Debrecen is Hungary’s second city and a city worthy of a day trip, or alternatively it serves as the perfect base for exploring Eastern Hungary and the Hungarian Great Plain.
A Little History
Debrecen is a 13th century settlement that was first given a charter in 1361. It served as a market town for many centuries and no buildings exist from its medieval past. The greatest event in its history was during the Hungarian revolution of the 1840’s when the Revolutionary Government fled Budapest and set up camp here, making Debrecen the Hungarian capital in the process. It was short-lived, they soon fell to a Russian army on a battle ground outside the city. The city prospered after this time, but World War II took its toll with a vast percentage of the city destroyed. It was rebuilt after the war by the citizens.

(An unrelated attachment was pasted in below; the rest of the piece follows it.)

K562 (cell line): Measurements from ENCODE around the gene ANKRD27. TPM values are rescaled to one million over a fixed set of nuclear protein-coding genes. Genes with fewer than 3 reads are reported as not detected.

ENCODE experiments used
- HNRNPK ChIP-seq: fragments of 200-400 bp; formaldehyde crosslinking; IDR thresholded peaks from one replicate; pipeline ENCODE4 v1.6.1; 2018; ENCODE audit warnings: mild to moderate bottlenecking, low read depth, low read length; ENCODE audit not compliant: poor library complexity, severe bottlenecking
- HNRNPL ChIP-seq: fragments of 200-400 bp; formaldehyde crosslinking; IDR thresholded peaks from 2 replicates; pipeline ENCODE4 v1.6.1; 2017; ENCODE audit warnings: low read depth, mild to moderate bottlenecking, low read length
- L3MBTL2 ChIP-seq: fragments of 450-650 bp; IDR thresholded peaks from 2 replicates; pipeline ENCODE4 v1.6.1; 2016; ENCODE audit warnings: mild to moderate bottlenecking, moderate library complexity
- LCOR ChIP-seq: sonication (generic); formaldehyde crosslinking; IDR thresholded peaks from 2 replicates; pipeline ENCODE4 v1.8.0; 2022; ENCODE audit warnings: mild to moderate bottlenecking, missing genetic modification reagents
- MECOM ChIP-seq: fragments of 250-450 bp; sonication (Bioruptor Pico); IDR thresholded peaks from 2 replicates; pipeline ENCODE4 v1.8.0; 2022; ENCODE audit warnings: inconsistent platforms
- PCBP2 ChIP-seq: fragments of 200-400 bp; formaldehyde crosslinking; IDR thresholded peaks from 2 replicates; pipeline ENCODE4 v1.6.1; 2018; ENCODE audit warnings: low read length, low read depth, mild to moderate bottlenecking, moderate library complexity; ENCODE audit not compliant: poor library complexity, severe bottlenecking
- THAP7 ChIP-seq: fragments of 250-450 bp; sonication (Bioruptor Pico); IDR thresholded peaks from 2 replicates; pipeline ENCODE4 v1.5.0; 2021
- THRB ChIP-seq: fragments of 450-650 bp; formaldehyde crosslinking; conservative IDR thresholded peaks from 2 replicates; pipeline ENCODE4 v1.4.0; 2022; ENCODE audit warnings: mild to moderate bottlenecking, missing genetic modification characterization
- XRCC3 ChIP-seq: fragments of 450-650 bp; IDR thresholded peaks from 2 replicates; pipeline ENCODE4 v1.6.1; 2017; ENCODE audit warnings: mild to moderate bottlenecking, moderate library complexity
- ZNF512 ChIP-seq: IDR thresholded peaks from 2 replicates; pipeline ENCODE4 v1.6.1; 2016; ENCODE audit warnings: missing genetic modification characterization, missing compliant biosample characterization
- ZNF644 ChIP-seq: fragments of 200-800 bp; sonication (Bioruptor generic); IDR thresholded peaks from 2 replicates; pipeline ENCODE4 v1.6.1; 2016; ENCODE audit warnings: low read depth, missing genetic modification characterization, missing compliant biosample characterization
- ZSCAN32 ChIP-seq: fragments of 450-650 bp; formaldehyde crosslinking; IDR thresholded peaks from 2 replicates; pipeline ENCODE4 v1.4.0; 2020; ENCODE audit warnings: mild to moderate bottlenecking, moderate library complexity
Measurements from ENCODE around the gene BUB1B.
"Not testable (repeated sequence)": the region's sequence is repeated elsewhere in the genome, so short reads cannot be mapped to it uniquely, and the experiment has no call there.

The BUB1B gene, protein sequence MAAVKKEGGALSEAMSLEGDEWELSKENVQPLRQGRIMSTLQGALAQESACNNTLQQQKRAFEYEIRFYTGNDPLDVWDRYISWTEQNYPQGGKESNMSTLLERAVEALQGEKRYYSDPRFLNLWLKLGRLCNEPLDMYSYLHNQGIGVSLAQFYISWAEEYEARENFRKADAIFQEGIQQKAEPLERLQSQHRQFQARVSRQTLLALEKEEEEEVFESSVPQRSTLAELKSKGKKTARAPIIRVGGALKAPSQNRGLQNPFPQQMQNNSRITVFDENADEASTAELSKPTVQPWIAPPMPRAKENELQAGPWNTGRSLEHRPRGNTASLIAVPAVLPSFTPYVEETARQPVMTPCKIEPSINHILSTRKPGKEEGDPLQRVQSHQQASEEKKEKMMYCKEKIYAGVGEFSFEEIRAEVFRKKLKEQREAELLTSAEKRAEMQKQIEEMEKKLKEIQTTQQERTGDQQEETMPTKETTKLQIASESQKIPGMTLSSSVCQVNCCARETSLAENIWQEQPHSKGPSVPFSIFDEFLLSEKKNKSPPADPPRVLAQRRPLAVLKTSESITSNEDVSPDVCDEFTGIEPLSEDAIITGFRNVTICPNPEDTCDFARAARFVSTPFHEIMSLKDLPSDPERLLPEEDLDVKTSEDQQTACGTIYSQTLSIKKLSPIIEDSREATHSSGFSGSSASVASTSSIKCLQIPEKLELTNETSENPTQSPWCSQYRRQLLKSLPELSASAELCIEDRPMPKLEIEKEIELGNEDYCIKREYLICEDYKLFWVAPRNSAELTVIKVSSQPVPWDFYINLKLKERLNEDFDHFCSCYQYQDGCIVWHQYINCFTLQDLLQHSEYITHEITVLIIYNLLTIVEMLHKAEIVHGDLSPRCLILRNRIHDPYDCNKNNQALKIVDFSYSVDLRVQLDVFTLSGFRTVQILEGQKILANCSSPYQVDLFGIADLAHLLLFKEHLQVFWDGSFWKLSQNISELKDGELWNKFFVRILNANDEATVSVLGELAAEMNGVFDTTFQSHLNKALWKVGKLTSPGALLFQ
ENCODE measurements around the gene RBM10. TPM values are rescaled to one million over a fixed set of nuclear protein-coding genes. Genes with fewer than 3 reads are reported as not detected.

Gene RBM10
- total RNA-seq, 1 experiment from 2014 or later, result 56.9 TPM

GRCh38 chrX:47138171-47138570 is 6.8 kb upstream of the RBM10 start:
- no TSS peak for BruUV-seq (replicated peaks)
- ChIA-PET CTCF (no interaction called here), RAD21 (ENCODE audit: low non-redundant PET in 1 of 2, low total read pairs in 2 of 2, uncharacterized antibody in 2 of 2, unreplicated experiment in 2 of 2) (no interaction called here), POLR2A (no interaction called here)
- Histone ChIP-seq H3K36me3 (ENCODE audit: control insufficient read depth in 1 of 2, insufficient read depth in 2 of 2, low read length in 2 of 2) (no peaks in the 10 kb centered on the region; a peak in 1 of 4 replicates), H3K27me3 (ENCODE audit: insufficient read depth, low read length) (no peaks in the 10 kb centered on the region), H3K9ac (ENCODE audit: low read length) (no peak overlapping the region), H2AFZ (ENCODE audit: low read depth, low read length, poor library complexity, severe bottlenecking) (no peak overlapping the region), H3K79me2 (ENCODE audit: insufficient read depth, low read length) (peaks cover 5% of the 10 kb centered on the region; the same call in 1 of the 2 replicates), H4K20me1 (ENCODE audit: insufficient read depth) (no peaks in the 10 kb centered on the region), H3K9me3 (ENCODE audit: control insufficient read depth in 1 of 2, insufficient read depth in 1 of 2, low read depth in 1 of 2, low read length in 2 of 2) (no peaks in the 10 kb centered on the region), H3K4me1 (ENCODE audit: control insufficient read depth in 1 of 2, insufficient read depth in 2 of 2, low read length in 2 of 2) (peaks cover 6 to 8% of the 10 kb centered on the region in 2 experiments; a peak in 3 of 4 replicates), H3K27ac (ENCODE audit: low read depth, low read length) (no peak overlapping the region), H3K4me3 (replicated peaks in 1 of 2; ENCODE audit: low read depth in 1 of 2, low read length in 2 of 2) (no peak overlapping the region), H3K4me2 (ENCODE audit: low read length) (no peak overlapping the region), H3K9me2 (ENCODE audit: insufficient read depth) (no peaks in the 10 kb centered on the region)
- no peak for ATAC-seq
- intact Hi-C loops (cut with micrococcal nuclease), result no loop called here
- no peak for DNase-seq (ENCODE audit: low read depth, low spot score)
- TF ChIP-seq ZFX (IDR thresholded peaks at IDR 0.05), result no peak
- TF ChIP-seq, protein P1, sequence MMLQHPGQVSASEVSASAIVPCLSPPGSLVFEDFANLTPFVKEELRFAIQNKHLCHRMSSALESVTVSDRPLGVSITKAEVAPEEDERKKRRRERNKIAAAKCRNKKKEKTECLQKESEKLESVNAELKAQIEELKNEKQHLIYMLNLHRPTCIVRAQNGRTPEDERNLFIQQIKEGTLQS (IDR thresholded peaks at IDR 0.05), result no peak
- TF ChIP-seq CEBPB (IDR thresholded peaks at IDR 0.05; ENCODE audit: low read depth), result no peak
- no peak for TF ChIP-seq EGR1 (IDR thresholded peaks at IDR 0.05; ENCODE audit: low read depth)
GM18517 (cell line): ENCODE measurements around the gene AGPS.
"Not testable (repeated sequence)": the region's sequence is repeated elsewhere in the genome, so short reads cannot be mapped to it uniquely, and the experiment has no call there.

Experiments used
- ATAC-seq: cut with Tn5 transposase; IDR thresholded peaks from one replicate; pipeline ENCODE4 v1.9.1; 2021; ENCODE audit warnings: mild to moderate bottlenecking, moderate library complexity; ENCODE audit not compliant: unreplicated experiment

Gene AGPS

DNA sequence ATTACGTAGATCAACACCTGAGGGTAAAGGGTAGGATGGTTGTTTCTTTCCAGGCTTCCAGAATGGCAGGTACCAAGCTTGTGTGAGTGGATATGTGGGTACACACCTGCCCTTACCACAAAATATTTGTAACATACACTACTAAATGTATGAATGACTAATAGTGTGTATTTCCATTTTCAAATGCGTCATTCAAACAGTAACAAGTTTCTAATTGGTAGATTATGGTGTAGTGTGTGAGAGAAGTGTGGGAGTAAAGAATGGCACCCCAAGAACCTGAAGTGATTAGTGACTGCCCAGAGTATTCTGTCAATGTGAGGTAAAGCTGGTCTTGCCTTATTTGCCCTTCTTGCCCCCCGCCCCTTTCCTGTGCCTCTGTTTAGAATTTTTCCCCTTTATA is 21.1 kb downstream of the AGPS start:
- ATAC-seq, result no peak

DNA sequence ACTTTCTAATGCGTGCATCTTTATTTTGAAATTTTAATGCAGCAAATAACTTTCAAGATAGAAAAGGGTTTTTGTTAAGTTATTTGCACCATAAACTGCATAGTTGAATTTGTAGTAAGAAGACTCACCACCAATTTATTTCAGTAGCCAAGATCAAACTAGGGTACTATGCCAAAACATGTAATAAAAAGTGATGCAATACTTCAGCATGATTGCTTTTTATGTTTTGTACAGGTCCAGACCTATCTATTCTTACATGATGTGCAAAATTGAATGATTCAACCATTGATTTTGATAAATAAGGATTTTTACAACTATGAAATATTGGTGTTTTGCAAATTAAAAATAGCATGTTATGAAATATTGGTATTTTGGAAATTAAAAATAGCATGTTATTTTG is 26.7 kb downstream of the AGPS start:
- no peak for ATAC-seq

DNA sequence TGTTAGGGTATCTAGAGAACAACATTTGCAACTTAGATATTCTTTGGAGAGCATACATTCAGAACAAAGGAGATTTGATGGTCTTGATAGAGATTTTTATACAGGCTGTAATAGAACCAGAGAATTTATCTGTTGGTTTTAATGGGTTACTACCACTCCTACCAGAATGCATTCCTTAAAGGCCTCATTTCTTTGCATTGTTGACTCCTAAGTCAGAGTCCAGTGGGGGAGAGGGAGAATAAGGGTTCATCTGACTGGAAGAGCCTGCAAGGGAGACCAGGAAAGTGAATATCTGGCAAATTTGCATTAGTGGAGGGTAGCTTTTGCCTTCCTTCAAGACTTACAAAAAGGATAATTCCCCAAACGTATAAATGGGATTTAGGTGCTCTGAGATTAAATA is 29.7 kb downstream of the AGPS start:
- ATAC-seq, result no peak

The city is centred on an attractive main square known as Kossuth square and most of its sights are to be found within walking distance. The square is completely pedestrianized except for being dissected by a tram. Both sides of the square are lined by attractive bars and restaurants and it really is a pleasant place to take a stroll. Fountains and water features really add to the ambience.
Many impressive buildings surround the square such as the Financial Palace, the County Hall and the First Savings Bank, but the most impressive is the Hotel Aranybika. It is a wonderful piece of art-nouveau architecture and the lobby is blessed with a stained glass ceilings. Sadly the rooms have aged badly and it is best appreciated for its aesthetics.
The Great Church or Nagy Templom in Hungarian is the symbol of the city of Debrecen and the centrepiece of Kossuth Square. It’s bright yellow neoclassical facade really stands out and it’s twin clock towers are its main draw. They remind me of a diving bell helmet.